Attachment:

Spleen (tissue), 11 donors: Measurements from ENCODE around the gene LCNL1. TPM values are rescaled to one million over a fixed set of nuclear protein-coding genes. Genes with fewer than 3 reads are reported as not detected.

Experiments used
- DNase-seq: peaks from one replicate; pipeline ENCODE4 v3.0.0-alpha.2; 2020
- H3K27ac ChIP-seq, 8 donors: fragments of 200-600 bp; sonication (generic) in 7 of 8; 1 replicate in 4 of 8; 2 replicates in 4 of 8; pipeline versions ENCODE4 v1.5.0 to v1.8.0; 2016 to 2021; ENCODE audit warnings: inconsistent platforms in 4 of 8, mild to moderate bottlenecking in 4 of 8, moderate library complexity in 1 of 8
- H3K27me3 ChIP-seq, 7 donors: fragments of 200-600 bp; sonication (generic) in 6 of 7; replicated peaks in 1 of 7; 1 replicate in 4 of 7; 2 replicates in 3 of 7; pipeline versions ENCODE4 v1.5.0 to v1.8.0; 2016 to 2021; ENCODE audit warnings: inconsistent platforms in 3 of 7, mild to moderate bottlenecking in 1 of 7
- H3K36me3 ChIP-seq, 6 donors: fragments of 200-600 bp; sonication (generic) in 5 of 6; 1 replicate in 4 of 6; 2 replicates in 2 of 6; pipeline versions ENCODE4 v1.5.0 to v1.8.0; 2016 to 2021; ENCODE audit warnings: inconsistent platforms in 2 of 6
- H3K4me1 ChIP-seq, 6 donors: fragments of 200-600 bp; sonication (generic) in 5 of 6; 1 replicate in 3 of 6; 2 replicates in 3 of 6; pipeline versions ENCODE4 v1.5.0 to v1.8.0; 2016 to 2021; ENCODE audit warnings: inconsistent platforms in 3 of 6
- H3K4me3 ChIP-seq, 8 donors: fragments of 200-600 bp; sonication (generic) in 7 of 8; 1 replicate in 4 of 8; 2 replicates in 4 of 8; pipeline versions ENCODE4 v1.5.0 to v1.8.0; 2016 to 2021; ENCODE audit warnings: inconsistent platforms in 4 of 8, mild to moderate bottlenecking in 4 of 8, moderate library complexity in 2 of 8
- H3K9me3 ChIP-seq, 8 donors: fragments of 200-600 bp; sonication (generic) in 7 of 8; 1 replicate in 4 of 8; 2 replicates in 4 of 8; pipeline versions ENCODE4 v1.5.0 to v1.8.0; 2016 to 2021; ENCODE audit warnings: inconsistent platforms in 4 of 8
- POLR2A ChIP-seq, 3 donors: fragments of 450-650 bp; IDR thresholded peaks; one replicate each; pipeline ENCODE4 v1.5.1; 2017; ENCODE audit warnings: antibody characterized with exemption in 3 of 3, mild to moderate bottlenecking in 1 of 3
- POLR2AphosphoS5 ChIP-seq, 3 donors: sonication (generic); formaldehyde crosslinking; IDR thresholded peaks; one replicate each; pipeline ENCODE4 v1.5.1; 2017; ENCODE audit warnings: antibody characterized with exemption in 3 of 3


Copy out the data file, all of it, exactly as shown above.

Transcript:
Spleen (tissue), 11 donors: Measurements from ENCODE around the gene LCNL1. TPM values are rescaled to one million over a fixed set of nuclear protein-coding genes. Genes with fewer than 3 reads are reported as not detected.

Experiments used
- DNase-seq: peaks from one replicate; pipeline ENCODE4 v3.0.0-alpha.2; 2020
- H3K27ac ChIP-seq, 8 donors: fragments of 200-600 bp; sonication (generic) in 7 of 8; 1 replicate in 4 of 8; 2 replicates in 4 of 8; pipeline versions ENCODE4 v1.5.0 to v1.8.0; 2016 to 2021; ENCODE audit warnings: inconsistent platforms in 4 of 8, mild to moderate bottlenecking in 4 of 8, moderate library complexity in 1 of 8
- H3K27me3 ChIP-seq, 7 donors: fragments of 200-600 bp; sonication (generic) in 6 of 7; replicated peaks in 1 of 7; 1 replicate in 4 of 7; 2 replicates in 3 of 7; pipeline versions ENCODE4 v1.5.0 to v1.8.0; 2016 to 2021; ENCODE audit warnings: inconsistent platforms in 3 of 7, mild to moderate bottlenecking in 1 of 7
- H3K36me3 ChIP-seq, 6 donors: fragments of 200-600 bp; sonication (generic) in 5 of 6; 1 replicate in 4 of 6; 2 replicates in 2 of 6; pipeline versions ENCODE4 v1.5.0 to v1.8.0; 2016 to 2021; ENCODE audit warnings: inconsistent platforms in 2 of 6
- H3K4me1 ChIP-seq, 6 donors: fragments of 200-600 bp; sonication (generic) in 5 of 6; 1 replicate in 3 of 6; 2 replicates in 3 of 6; pipeline versions ENCODE4 v1.5.0 to v1.8.0; 2016 to 2021; ENCODE audit warnings: inconsistent platforms in 3 of 6
- H3K4me3 ChIP-seq, 8 donors: fragments of 200-600 bp; sonication (generic) in 7 of 8; 1 replicate in 4 of 8; 2 replicates in 4 of 8; pipeline versions ENCODE4 v1.5.0 to v1.8.0; 2016 to 2021; ENCODE audit warnings: inconsistent platforms in 4 of 8, mild to moderate bottlenecking in 4 of 8, moderate library complexity in 2 of 8
- H3K9me3 ChIP-seq, 8 donors: fragments of 200-600 bp; sonication (generic) in 7 of 8; 1 replicate in 4 of 8; 2 replicates in 4 of 8; pipeline versions ENCODE4 v1.5.0 to v1.8.0; 2016 to 2021; ENCODE audit warnings: inconsistent platforms in 4 of 8
- POLR2A ChIP-seq, 3 donors: fragments of 450-650 bp; IDR thresholded peaks; one replicate each; pipeline ENCODE4 v1.5.1; 2017; ENCODE audit warnings: antibody characterized with exemption in 3 of 3, mild to moderate bottlenecking in 1 of 3
- POLR2AphosphoS5 ChIP-seq, 3 donors: sonication (generic); formaldehyde crosslinking; IDR thresholded peaks; one replicate each; pipeline ENCODE4 v1.5.1; 2017; ENCODE audit warnings: antibody characterized with exemption in 3 of 3